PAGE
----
Agape International Missions (AIM) announces it’s official expansion into the United States with aftercare program development and training.

AIM has fought sex trafficking with projects in Cambodia since 2006. Now, licensed psychologist, Dr. Becca Johnson, has stepped in as Director of US Aftercare, a new position within the international organization. Dr. Johnson will be ushering AIM into a new phase of US aftercare with the first US project in Sacramento, California. This project will be a collaboration between City of Refuge/Rahab’s House Sacramento, Koinonia Foster Homes/Safe Families, Agape International Missions (AIM), and the local church to provide sustainable aftercare for victims.

Over the last three years, law enforcement has rescued over two hundred minor victims of in the Sacramento area. This need cannot be met with the group home model alone with the expensive operating costs. The collaboration’s goal is to provide quality aftercare for rescued victims of sex trafficking. This will be achieved through a partnership whereby church families will be recruited to open their homes to a rescued victim. The families will be screened by Koinonia/Safe Families, the identification and stabilization of victims by City of Refuge, and the training and equipping of receiving families as well as assessment measures and treatment planning of victims will be provided by Agape International Mission’s Dr. Becca Johnson. All three organizations will be involved in providing ongoing support for the families and victims.

Becca has provided counseling and evaluation services as a licensed psychologist for over 20 years. Her training and consulting in the area of human trafficking, trauma and trauma restoration has taken her all over the world including India, Kenya, Guatemala, Chile, Brazil, Korea, Australia and, most notably for AIM, Cambodia. Becca also provides trauma and trauma counseling training related to sexual abuse and exploitation for various domestic anti-sex trafficking organizations in the USA.
Her relationship with AIM began in 2006 when Dr. Johnson gave a seminar in Cambodia. She was approached by Agape International Missions to help develop the counseling program for Agape Restoration Center (ARC), an aftercare facility for young girls rescued from sex trafficking. Her training for AIM’s counseling staff has shaped their successful, existing counseling program. Becca will continue to provide supervision to AIM’s counselors in Cambodia.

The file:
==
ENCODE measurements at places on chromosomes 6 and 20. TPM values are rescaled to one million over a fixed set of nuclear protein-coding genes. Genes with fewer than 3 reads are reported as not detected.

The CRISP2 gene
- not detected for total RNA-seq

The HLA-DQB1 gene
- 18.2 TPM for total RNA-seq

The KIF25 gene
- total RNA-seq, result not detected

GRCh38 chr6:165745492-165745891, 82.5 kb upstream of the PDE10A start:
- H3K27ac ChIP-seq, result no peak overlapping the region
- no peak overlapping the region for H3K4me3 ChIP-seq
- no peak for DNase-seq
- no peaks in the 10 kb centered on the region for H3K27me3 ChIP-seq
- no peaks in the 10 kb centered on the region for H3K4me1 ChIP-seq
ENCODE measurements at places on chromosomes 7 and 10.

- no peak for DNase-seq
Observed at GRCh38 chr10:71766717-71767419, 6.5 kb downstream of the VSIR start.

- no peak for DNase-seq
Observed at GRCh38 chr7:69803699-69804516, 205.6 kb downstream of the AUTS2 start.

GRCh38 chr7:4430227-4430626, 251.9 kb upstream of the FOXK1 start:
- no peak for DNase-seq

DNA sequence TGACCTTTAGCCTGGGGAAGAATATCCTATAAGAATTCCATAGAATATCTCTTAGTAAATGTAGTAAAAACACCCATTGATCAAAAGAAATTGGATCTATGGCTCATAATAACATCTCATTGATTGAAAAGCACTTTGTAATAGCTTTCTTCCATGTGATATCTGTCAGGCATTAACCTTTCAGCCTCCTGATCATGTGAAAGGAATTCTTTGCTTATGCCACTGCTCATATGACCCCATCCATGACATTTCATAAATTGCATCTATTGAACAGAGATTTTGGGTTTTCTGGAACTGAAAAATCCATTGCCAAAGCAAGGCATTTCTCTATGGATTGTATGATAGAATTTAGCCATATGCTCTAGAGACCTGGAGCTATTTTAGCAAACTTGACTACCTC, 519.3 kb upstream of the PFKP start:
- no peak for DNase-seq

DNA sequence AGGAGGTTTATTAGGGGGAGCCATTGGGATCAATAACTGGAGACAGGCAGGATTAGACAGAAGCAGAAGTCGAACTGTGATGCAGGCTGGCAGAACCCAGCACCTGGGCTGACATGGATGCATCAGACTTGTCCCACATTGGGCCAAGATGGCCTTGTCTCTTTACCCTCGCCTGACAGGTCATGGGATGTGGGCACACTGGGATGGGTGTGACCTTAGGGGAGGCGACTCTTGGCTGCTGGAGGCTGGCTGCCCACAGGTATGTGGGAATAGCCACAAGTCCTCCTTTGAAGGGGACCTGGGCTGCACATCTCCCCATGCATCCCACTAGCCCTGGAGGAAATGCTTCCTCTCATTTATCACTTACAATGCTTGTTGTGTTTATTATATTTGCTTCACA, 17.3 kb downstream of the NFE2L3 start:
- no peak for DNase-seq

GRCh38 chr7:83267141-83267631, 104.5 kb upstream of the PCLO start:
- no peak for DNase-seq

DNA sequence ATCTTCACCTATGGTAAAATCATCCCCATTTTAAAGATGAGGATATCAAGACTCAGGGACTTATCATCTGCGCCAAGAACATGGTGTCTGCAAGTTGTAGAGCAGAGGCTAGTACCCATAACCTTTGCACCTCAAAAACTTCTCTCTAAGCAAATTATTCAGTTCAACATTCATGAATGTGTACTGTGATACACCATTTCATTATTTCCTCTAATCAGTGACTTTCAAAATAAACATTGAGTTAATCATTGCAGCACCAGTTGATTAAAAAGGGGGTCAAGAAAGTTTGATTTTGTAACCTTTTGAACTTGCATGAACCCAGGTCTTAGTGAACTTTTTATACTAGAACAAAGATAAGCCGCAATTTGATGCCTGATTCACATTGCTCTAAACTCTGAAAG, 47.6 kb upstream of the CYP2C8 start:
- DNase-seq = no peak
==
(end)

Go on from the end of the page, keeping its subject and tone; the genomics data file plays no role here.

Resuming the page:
“I have worked with and been exposed to various anti-trafficking organizations in the US and around the world. I consider AIM to be one of the best,” says Dr. Johnson. “They seek to meet the holistic needs of everyone they touch. They demonstrate genuine, unconditional love and acceptance. They are making a difference and not limiting God.”

Becca and her husband of 25 years, Lloyd, served as missionaries in Chile and New Zealand. They and their four children currently reside in Washington state. Dr. Johnson says, “My goal is to ‘Help the Hurting Heal with God’s Hope’, yet in recent year’s, God has been using me to also ‘Help the Helper’s Help’. I consider it an honor to serve Him and to be part of the AIM team.”

July 24, 2012


Thursday, July 26, 2012

God continues blessing AIM in great ways by providing outstanding people to serve  with us.  Laura Linner is the latest example.  The following formal announcement gives you some of the details, but sadly cannot reveal her heart for Christ and the girls she serves.  Please join me in welcoming Laura and praying for her as she prepares to take on this new challenge.

Agape International Missions (AIM) welcomes Laura Linner as the new Director of Rahab’s House Community Center in Siem Reap, Cambodia.